With traditional journalism, the regulatory authorities mandated with controlling content acceptable for public consumption used to be very strict a few years ago and their measures were quite effective. In complete contrast, the opportunities presented by the availability of smart phones have proved detrimental in that the gadgets have promoted uncensored citizen journalism. Most smart phones today come with powerful cameras that can capture extremely clear images and videos. These devices have enabled the public to be in a position to take disturbing photos and post them on their walls or share them across various social media platforms. Graphics of nudes or people committing immoral acts quickly spread and go viral so that any measures aimed at controlling the content is basically pointless.
By the time the offensive graphics are pulled down, thousands of people have already saved them to their devices, only to share them later. Whether the original post was derogatory or not, the end result could be that of violence characterized by loss of life and destruction to property. This is most common in developing countries, where cases of post election violence have been witnessed. Such eventualities occur when a person in a position of leadership uses social media to incite the people by arguing that a certain community is discriminated against or marginalized in one way or another, and since people are better recipients of negative news than positive, citizen journalism becomes a tool of spreading hatred. Rise of Scammers and Fraudsters During these hard economic times, people are always on the lookout for opportunities to make some quick money.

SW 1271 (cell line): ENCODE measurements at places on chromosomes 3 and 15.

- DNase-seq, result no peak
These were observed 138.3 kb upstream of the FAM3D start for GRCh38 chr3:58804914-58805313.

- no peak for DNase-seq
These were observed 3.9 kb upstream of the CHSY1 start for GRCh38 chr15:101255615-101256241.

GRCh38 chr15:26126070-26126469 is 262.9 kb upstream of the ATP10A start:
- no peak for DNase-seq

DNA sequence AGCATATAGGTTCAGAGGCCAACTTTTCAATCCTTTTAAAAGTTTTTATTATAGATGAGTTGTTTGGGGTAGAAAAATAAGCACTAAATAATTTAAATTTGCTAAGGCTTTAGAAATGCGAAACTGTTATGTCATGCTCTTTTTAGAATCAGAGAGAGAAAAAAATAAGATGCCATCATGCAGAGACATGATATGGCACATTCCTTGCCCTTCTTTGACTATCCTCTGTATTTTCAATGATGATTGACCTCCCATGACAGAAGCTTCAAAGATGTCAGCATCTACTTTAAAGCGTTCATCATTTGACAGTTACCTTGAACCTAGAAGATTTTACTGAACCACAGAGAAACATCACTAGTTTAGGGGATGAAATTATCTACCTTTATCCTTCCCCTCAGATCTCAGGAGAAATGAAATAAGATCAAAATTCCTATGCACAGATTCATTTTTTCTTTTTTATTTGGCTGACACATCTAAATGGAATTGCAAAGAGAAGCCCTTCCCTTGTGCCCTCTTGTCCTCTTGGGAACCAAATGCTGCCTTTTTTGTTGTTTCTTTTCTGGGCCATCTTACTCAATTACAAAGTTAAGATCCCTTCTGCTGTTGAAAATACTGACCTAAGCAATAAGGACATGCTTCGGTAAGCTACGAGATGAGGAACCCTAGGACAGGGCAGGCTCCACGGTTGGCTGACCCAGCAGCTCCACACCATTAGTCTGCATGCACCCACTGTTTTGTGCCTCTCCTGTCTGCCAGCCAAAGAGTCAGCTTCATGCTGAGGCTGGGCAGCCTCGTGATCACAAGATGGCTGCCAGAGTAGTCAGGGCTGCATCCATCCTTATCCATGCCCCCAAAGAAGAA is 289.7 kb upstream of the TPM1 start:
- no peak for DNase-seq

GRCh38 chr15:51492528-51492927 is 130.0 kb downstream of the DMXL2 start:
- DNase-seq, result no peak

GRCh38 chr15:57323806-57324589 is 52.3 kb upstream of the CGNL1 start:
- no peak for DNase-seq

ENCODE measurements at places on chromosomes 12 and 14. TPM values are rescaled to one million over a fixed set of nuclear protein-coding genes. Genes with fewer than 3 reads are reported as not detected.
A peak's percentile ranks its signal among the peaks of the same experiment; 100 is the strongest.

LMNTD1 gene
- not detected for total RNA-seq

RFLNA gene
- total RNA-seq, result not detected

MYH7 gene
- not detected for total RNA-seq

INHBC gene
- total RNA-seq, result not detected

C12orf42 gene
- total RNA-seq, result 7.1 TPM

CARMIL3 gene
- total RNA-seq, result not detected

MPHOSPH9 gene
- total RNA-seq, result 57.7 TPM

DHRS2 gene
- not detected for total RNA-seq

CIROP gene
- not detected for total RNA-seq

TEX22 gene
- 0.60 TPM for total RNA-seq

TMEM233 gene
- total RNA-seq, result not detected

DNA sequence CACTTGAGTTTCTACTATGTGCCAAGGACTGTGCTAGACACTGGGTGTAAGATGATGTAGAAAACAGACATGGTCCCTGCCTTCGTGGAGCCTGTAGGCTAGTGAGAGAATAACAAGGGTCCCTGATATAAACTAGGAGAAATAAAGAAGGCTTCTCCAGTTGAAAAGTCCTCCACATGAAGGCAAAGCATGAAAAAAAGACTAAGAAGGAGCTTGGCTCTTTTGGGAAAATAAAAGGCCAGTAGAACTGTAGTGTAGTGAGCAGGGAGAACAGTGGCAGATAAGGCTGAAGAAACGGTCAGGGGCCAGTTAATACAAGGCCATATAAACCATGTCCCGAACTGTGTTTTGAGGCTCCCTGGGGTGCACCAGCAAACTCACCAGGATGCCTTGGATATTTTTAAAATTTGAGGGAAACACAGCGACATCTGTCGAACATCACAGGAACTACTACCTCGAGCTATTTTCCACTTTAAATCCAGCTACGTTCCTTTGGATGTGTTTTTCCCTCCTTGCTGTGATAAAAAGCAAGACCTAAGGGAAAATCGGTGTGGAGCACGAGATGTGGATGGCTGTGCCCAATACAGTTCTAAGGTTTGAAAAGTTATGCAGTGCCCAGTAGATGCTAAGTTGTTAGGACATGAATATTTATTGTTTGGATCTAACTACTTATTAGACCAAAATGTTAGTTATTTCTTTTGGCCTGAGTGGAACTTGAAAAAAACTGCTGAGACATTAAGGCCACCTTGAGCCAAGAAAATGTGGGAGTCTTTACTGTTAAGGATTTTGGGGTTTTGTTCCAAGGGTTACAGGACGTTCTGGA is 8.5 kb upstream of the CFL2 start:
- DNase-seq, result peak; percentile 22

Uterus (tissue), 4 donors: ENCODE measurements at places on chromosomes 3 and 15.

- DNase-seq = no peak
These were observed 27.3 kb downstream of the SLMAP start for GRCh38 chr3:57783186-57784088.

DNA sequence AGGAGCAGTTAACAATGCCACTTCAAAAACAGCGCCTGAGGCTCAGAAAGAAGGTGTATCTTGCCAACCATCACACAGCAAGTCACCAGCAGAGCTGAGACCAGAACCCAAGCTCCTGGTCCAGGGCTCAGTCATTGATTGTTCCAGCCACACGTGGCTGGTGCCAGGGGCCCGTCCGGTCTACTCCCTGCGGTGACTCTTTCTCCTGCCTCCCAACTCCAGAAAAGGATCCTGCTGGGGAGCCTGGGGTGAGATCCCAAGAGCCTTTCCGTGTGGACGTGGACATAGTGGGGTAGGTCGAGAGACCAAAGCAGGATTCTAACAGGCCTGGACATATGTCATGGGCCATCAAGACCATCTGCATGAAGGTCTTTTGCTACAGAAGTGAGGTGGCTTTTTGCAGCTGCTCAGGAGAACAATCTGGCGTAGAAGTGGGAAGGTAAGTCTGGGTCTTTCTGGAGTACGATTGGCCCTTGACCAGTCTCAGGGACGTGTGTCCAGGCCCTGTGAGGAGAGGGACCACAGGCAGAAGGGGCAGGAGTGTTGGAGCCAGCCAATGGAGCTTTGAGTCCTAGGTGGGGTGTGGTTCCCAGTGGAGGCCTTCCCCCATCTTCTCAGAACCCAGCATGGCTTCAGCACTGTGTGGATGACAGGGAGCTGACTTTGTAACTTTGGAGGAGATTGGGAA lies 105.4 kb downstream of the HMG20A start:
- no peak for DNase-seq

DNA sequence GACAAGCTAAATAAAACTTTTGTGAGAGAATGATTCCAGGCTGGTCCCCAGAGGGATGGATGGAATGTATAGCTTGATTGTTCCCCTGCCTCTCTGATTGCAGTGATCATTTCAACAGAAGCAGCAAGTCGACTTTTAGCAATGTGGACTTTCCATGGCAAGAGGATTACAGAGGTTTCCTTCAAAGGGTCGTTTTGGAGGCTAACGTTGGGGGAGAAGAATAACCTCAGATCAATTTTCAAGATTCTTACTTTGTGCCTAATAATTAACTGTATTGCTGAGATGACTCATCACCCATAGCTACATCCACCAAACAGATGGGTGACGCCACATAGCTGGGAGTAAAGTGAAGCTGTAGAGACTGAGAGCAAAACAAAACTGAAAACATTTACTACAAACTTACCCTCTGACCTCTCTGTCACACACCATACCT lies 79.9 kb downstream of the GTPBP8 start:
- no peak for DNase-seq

The internet revolution has given rise to increased cases of cyber crime. Some criminal elements use citizen journalism to advertise attractive job opportunities abroad. They even offer to take care of the visa application process for the ‘beneficiaries’ and pay for their air tickets, of which they really do. Trouble however starts when the recruits arrive in the foreign lands and have their passports forcefully taken away so that they cannot move freely. They are then turned into modern day slaves or commercial sex workers, with no chance of returning home. Such fraudsters know very well that if they put their advertisements through traditional media outlets, they would be scrutinized and found out to be criminal. The same goes for radio and television programming.
With the eminent death of traditional journalism, all these positive impacts of traditional journalism to the society are being washed away by the rise of citizen journalism where the untrained public creates and generates content (Chapman and Nuttall, 2011) References Anon, (2018). [online] Available at: http://www. pewinternet. org/pdfs/PIP%20Bloggers%20Report%20July%2019%202006. Shifting boundaries: Objectivity, citizen journalism and tomorrow’s journalists. Journalism: Theory, Practice & Criticism, 14(8), pp. Borah, P. Blog Credibility: Examining the Influence of Author Information and Blog Reach. Atlantic Journal of Communication, 23(5), pp. Couldry, N. Social Media: Human Life. Social Media + Society, 1(1), p. David Faris, Dissent and Revolution in a Digital Age: Social Media, Blogging and Activism in EgyptFarisDavid, Dissent and Revolution in a Digital Age: Social Media, Blogging and Activism in Egypt, I.